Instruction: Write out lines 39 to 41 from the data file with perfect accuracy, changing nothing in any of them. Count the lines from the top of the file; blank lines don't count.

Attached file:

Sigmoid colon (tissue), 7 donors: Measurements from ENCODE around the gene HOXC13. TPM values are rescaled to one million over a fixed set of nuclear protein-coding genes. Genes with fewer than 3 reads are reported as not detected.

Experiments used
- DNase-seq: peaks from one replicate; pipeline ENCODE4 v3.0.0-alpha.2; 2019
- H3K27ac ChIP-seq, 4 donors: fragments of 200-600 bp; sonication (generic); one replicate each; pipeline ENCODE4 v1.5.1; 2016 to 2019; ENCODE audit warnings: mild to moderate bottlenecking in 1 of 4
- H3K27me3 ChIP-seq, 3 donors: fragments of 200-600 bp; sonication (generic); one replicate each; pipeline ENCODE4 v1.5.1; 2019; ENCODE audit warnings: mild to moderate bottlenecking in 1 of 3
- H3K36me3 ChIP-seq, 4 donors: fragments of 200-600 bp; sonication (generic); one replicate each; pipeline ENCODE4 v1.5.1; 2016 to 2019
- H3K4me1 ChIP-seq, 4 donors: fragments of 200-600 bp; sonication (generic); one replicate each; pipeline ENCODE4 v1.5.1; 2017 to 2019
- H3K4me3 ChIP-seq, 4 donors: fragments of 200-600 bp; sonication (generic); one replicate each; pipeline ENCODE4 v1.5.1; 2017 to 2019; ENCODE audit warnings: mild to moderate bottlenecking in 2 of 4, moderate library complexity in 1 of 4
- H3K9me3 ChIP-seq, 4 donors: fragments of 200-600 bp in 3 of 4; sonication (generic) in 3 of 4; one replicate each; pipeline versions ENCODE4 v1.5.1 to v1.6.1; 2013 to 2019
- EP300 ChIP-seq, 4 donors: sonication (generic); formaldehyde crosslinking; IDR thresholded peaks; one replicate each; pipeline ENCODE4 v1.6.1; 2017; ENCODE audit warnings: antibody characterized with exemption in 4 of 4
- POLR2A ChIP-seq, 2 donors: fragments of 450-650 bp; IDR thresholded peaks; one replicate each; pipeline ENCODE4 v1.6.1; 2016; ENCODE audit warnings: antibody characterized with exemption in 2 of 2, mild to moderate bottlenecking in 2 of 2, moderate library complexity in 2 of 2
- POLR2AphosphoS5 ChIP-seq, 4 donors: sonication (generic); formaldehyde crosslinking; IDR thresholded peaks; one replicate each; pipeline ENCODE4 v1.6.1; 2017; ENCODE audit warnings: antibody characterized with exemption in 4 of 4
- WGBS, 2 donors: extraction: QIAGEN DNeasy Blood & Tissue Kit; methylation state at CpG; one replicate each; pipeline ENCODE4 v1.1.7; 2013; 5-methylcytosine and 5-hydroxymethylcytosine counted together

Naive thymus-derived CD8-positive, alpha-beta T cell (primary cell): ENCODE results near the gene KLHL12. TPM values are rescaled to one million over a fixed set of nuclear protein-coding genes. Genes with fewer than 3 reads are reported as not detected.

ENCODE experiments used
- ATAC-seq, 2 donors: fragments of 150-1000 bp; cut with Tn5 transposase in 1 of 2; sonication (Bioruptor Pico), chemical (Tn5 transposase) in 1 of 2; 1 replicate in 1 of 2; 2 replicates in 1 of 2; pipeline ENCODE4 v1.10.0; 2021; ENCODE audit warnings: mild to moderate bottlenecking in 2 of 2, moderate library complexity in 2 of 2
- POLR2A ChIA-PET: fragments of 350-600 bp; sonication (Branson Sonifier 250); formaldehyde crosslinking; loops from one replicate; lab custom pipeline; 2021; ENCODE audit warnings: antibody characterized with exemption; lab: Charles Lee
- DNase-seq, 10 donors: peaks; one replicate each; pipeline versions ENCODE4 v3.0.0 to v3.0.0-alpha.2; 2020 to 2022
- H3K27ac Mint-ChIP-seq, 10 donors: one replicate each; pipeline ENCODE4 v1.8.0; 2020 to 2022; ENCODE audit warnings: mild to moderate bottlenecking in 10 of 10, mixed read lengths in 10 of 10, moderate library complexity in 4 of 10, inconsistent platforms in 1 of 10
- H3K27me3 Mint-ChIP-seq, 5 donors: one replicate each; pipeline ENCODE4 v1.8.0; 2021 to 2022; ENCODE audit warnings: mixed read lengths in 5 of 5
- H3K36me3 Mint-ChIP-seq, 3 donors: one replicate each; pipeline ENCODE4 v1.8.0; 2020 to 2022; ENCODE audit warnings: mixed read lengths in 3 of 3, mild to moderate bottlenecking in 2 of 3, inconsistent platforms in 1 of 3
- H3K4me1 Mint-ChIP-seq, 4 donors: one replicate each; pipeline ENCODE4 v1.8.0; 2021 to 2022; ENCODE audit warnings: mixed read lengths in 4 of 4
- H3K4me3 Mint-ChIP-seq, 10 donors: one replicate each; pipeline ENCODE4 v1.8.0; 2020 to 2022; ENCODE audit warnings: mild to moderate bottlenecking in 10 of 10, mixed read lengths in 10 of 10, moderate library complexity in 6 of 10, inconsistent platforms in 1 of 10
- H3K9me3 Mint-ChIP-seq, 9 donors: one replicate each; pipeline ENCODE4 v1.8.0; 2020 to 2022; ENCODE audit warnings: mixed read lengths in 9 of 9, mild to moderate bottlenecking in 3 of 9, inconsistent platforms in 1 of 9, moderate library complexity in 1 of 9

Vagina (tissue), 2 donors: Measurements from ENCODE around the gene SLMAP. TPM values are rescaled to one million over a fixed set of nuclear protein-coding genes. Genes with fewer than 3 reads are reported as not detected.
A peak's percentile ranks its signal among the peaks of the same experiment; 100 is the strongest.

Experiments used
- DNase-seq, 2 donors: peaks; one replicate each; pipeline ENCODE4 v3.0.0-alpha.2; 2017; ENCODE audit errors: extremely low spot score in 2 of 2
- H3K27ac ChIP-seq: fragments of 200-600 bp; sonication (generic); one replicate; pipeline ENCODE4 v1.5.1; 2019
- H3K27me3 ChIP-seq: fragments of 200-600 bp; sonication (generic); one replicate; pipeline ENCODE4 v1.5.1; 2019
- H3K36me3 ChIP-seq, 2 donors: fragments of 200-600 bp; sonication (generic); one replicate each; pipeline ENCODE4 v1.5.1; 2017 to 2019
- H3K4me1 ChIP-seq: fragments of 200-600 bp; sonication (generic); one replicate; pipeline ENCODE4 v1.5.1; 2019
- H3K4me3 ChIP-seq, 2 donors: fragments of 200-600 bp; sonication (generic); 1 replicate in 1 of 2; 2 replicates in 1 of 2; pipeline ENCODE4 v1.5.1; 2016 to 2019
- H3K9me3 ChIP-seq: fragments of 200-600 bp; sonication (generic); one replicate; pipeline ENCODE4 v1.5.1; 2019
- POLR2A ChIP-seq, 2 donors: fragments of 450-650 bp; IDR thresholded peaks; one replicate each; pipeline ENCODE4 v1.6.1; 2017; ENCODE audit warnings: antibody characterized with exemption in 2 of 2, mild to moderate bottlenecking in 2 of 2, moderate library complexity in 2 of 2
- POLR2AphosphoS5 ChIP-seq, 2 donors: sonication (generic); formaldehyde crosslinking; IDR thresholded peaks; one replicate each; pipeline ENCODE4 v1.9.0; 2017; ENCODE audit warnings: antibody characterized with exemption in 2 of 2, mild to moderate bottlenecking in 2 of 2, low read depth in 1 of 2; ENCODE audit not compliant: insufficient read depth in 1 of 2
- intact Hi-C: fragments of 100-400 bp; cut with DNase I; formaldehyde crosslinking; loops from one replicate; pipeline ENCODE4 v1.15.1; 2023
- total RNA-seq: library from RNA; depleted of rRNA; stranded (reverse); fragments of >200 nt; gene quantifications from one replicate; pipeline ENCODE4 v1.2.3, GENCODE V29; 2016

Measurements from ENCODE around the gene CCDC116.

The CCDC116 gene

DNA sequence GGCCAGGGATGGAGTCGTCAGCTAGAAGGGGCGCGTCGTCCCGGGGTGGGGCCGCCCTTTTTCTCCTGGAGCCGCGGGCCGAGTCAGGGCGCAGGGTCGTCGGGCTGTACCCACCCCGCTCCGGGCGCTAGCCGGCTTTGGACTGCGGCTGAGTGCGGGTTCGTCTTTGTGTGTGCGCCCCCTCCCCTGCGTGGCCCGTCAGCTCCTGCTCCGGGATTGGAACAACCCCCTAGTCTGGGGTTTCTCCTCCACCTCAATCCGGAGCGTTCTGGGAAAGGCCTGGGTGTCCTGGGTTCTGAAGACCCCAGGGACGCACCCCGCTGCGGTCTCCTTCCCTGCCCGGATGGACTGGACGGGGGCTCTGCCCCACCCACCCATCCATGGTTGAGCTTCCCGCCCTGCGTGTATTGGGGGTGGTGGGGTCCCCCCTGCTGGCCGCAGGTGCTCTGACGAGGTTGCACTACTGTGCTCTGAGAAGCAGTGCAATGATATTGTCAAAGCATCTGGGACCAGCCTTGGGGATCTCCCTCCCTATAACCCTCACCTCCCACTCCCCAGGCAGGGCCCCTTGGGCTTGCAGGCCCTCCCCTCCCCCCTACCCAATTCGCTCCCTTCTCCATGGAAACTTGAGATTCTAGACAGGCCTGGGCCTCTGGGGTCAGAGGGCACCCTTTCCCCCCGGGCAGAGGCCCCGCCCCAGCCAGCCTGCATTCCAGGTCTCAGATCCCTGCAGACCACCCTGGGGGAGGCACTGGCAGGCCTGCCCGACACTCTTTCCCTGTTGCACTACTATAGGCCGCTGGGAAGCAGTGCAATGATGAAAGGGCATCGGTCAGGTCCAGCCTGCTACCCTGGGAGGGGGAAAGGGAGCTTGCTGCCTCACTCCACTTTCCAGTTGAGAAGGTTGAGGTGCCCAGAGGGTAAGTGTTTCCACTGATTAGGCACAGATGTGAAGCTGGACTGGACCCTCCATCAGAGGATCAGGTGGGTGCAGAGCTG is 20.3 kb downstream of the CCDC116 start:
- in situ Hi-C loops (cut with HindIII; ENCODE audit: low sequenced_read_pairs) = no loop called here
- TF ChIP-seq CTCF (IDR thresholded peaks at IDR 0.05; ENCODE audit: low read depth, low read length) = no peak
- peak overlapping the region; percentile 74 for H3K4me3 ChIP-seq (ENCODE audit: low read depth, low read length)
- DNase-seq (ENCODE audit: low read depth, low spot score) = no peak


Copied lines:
Measurements from ENCODE around the gene CCDC116.

The CCDC116 gene

DNA sequence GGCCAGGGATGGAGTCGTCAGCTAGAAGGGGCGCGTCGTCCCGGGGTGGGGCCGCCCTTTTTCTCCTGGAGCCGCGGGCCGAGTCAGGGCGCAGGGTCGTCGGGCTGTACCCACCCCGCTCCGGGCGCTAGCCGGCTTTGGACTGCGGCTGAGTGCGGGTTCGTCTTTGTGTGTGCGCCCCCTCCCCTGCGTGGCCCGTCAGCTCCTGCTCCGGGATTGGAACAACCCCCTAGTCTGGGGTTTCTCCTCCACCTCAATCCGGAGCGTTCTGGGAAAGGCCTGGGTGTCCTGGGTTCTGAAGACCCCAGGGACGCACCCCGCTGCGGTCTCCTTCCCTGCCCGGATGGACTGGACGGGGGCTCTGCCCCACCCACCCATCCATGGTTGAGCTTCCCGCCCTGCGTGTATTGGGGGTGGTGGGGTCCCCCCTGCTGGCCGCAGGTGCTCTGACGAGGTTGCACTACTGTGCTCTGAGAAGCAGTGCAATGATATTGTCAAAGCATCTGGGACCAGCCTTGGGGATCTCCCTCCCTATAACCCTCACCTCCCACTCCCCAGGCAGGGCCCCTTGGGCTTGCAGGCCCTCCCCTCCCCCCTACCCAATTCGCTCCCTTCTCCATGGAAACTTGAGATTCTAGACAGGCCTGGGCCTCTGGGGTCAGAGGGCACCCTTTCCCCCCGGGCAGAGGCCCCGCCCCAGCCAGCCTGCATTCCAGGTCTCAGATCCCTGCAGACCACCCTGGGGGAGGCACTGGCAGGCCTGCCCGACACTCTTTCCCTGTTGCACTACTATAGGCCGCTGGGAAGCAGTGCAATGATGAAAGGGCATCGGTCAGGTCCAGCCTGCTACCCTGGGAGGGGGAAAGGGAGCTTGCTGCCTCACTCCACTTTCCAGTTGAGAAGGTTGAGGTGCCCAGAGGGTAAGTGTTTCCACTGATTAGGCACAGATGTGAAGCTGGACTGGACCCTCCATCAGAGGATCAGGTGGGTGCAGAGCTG is 20.3 kb downstream of the CCDC116 start: